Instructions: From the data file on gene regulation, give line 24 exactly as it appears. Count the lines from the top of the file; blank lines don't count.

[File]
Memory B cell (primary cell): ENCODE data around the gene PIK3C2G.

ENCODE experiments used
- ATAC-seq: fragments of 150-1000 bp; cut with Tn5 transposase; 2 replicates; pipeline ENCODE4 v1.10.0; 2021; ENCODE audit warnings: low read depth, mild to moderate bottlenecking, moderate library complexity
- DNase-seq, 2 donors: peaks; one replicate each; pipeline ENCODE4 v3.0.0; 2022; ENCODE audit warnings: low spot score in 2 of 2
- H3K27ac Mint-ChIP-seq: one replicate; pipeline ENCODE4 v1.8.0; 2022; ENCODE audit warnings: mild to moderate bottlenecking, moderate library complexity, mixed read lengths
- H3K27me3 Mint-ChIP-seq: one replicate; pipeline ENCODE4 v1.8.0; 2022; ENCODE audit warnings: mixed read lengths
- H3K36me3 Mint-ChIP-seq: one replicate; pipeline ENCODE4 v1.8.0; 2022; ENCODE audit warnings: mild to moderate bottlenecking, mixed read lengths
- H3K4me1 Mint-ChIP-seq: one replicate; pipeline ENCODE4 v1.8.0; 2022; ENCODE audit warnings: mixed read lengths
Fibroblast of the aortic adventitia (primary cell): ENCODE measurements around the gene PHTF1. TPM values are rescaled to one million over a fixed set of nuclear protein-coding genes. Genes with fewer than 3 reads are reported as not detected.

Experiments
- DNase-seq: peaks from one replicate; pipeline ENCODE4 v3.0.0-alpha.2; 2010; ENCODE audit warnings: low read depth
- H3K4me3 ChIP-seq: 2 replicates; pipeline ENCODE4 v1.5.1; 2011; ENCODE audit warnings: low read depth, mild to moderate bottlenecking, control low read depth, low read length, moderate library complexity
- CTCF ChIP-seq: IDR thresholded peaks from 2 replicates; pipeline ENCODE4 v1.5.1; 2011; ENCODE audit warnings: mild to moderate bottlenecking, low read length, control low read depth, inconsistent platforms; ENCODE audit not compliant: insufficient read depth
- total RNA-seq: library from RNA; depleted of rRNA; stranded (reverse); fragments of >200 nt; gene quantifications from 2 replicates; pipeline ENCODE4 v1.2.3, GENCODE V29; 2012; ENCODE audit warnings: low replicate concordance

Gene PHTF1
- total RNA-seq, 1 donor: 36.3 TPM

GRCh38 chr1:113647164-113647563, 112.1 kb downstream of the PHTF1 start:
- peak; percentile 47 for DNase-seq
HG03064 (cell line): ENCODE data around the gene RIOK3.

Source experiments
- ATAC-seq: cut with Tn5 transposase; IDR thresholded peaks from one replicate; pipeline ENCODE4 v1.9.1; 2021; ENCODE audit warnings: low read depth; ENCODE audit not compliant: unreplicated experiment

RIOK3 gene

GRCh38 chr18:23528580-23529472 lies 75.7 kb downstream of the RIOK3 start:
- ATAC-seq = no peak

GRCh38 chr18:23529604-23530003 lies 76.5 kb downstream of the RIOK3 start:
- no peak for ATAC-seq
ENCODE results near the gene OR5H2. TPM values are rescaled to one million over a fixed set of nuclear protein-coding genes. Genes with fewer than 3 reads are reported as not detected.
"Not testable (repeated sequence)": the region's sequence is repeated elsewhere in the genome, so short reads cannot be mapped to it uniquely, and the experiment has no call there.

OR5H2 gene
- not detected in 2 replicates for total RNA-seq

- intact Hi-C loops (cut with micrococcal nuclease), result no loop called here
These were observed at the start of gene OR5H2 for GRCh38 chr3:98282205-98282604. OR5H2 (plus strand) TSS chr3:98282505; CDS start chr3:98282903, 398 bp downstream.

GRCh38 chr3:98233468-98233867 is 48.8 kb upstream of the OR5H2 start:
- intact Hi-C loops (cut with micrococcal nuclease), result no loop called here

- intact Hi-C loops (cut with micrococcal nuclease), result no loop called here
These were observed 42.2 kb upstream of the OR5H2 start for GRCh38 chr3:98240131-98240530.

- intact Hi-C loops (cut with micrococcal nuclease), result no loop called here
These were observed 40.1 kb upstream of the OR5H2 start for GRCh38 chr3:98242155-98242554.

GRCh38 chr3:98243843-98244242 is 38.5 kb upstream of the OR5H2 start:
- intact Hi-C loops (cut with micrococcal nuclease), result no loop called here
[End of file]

- ATAC-seq = no peak